JOINT BASE LEWIS-McCHORD, Wash. — Through musical portrayals of a soldier’s initial Army enlistment, basic combat training and the rigors of overseas deployments, the U.S. Army Soldier Show aims to convey intimate messages of resilience, perseverance, bravery and mental toughness.
One of the show’s cast members, Spc. Tiffani Lindstrom of Fort Stewart, takes those messages especially seriously as she’s had to rely on those very traits and characteristics to overcome a personal obstacle life dealt her in 2007.
The fuel supply specialist’s life took a tragic turn during a yearlong deployment to Egypt. While in Nueba delivering fuel to a nearby site with her supervisor at the wheel of their transport truck, the vehicle’s brakes went out. Her supervisor lost control of the truck.
He ordered Lindstrom to bail from the vehicle, although the two were traveling at 70 miles per hour downhill and carrying 3,800 gallons of aviation fuel. She hit the ground and went unconscious.
Nine hours later, she came to and walked away from the accident. Her supervisor also jumped. He didn’t survive.
Lindstrom had broken her left arm and lost some of the skin from her forehead and face, which doctors had to replace with grafts.
She was transported to a hospital in Israel, and then to Walter Reed Army Medical Center in Washington, where, for the next two years, she worked to regain the skills and memories she’d always taken for granted.
“I had to learn how to do everything again — little things that we take for granted, such as combing your hair, learning how to eat,” she said.
Lindstrom suffered a traumatic brain injury and was fighting her way back through what doctors referred to as post-concussion syndrome.
She had forgotten that her father had passed away. She didn’t remember she had two sisters; she could only recall one. She thought her 12-year-old daughter was 4.
But through constant family support — frequent reminder phone calls from her daughter and singing songs to bring life experiences back — she recovered her life one piece at a time.
“For some reason, I can remember things through song,” said Lindstrom, who developed a passion for song and dance in elementary school. “They (family) were constantly always singing to me and telling me I could do it. Everyone else said I couldn’t; they said I could.”
No one told Lindstrom she would get her memory back, she said. No one told her she had any chance of remaining in the Army. But in early May, when the Soldier Show traveled to Fort Stewart, her home station at the time of the accident, her doctors sat in the first three rows cheering her on and rooting for her.
“I literally walked away from that accident,” she said during the show’s stopover. “I wasn’t paralyzed. It’s just nothing but God that I’m here. I feel there’s a purpose for me to be here.
“I’m not sure what it is, but every day I live it like it’s my last.”
With its 2012 theme, “Army Strong,” the song-and-dance production highlighted the strengths and attributes of soldiers and their families.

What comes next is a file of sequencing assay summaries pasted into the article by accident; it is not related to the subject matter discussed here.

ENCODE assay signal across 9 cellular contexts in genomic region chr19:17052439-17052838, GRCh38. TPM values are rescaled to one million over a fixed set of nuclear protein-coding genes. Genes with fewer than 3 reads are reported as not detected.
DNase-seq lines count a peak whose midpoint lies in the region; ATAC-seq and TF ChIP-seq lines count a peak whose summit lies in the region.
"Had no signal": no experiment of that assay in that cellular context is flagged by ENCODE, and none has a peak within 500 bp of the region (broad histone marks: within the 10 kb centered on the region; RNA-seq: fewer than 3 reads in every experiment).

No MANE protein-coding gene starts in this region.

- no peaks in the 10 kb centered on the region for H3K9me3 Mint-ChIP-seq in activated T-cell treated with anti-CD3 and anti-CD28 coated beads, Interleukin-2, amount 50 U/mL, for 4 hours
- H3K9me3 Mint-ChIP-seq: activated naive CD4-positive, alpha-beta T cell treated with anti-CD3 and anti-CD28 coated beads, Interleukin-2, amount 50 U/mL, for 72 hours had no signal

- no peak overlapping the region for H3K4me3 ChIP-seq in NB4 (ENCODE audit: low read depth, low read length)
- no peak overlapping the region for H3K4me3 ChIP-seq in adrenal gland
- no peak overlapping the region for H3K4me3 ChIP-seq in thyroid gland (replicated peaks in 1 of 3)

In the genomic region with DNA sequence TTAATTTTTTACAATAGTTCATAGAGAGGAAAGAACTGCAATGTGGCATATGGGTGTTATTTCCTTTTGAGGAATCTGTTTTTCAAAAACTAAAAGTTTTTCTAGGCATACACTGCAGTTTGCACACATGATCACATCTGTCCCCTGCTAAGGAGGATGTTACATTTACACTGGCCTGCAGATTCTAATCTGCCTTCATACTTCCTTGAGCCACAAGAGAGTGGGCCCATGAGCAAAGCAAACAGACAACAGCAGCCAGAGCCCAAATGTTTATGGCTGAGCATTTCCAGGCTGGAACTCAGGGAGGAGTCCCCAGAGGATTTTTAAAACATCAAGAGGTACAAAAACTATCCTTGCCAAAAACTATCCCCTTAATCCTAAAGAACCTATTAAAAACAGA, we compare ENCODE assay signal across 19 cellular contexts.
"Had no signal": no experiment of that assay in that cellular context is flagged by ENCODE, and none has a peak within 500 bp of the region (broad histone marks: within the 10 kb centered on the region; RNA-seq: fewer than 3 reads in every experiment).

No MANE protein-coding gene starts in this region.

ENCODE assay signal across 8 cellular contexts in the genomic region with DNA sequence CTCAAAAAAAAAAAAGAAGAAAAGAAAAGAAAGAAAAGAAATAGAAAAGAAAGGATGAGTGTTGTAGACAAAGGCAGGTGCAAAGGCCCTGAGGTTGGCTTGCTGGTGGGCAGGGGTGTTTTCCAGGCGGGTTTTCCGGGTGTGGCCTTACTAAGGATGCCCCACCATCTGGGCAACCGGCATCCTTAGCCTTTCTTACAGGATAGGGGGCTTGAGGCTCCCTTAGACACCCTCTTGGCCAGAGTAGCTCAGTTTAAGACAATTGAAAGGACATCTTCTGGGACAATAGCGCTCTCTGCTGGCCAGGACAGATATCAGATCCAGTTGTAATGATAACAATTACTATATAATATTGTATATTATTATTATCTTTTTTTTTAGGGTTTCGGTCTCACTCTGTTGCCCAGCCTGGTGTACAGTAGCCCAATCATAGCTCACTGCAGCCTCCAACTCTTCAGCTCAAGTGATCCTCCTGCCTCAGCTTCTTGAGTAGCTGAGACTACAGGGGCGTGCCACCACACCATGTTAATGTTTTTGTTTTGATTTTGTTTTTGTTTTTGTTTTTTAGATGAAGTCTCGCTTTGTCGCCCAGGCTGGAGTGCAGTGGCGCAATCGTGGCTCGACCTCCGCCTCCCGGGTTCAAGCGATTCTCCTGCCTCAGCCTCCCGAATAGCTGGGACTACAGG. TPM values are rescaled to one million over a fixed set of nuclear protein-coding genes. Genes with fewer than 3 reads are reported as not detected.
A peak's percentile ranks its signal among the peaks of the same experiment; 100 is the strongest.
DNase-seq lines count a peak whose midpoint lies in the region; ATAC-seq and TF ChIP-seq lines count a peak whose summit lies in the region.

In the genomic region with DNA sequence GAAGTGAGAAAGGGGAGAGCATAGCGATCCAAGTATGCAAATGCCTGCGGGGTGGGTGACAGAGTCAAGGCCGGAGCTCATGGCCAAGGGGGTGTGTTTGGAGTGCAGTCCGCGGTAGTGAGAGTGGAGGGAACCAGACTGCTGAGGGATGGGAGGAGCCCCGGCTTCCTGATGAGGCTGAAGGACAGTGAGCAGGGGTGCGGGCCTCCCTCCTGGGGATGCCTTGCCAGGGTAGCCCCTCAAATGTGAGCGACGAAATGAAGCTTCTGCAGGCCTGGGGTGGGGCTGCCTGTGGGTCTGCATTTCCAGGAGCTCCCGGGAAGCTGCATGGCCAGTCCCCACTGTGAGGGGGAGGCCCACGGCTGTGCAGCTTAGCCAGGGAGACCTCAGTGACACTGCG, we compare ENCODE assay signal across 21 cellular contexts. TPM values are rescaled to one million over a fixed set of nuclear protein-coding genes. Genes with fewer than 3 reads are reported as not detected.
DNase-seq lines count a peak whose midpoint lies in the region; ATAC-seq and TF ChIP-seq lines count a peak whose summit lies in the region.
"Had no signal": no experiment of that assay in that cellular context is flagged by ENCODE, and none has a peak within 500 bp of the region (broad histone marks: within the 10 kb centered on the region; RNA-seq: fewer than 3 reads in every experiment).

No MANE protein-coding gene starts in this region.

“Our mission is a morale mission, but the ‘Army Strong’ theme just wants to go a little bit further building the morale of today’s soldiers, letting them know that, ‘Hey, we’re there with you,’” said Cpl. Jeremy Gaynor, the show’s production stage manager. “It’s encouraging them and letting them know that this is what we do, and this is what we love to do — and Hooah!”
As Lindstrom, full of life, spunk and energy onstage, belts out the lyrics of Etta James’ “At Last,” as part of her routine, few might have believed that just four years ago she was relearning to comb her hair, to eat and to recognize her closest family members.
Lindstrom, who also performed a version of Lady Gaga’s “Edge of Glory,” an original cast song called “Army Strong and I know it,” and other acts, tried out last year for the Soldier Show after her supervisor recommended she give it a shot. She said she applied but didn’t take it seriously.
“They’re so talented. I didn’t think I was talented enough to get into the show, but I put the application in, they accepted, and here I am,” Lindstrom said.
“It’s definitely a dream come true, to look at people and to sing to people — especially to Soldiers.”
One of the first things Lindstrom tells others is that she’s lucky to be alive. She’s not the same person she was more than five years ago — still welcoming back old memories nearly every day and writing them down to ensure she never loses them again.
“I try to be an inspiration for others — tell people that life goes on, to be strong, that anything you go through, you can make it,” she said. “Just push and keep going forward.”
“She’s a strong individual because of what she’s been through, in her personal life and her Army life,” Gaynor said. “When you see her on stage, she brings that fierceness to where it’s like, ‘I’ve been through all these things, but I’ve overcome them at the same time.’ That fierceness comes across on the stage. Specialist Lindstrom is definitely a prime example of ‘Army Strong’.”
And as is fitting of her optimistic and grateful spirit, Lindstrom, despite forgetting the lyrics to songs every now and then, is taking music as far as life will let her.
“After this show, it’s not going to stop for me,” she said. “I’m going to perform somewhere, whether it’s in a school or a gym. I’m still going to continue to sing; I’m not going to stop.”